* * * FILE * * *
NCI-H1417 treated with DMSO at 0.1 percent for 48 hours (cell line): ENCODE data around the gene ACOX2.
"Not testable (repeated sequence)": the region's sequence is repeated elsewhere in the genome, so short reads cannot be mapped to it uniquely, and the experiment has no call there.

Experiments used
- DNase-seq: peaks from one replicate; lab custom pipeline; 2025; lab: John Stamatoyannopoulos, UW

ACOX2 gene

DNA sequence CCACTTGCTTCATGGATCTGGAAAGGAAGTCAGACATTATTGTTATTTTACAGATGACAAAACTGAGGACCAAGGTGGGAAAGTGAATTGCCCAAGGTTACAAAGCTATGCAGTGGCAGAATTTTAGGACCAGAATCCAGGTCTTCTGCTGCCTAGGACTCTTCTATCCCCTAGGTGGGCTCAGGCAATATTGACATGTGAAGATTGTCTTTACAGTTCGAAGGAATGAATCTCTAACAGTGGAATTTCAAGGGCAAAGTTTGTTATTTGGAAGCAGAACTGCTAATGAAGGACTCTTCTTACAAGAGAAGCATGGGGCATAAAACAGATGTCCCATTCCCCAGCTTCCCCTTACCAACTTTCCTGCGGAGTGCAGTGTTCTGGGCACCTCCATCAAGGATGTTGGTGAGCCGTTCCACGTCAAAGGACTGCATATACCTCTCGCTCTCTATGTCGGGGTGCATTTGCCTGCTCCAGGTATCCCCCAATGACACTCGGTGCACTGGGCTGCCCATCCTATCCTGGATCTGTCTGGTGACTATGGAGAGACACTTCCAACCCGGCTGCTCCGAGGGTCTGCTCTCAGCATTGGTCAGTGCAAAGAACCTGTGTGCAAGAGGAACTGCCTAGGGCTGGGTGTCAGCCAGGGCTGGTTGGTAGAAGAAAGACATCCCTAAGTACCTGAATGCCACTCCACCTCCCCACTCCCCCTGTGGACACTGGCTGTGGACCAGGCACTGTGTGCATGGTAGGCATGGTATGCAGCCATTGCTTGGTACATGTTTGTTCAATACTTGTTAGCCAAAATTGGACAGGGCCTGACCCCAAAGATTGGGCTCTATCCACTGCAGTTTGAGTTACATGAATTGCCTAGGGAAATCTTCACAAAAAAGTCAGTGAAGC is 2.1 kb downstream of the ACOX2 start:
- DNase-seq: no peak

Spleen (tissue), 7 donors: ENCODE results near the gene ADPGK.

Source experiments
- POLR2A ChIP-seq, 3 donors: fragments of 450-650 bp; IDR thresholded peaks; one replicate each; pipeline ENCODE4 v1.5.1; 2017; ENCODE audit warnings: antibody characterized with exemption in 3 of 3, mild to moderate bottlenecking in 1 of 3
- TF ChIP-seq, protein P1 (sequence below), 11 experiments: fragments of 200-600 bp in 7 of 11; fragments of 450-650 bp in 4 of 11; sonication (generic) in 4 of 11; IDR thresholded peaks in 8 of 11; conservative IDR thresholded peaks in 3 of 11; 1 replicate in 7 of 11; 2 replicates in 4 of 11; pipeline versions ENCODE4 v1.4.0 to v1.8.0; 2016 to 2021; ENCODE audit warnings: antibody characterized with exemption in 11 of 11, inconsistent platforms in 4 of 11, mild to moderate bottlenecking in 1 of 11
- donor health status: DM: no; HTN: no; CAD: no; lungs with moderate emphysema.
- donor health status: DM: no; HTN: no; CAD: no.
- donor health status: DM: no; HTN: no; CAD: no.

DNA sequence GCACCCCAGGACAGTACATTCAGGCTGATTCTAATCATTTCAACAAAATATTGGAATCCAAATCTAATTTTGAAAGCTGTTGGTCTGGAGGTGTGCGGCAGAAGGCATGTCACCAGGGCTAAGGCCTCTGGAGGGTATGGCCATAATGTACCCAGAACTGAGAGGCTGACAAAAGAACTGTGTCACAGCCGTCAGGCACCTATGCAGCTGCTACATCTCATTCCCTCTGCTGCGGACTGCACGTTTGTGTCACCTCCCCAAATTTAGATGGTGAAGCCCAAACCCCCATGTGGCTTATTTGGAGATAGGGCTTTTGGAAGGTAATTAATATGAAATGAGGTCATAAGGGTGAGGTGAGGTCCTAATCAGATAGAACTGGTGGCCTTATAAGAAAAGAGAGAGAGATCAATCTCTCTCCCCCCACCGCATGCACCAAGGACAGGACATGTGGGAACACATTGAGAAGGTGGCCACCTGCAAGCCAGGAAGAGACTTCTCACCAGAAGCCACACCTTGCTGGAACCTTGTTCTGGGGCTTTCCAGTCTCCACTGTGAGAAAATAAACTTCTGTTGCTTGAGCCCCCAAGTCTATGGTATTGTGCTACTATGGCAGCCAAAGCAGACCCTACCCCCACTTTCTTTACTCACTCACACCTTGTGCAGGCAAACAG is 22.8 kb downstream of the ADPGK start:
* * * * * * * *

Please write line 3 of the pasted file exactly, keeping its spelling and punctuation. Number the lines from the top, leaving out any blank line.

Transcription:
Experiments used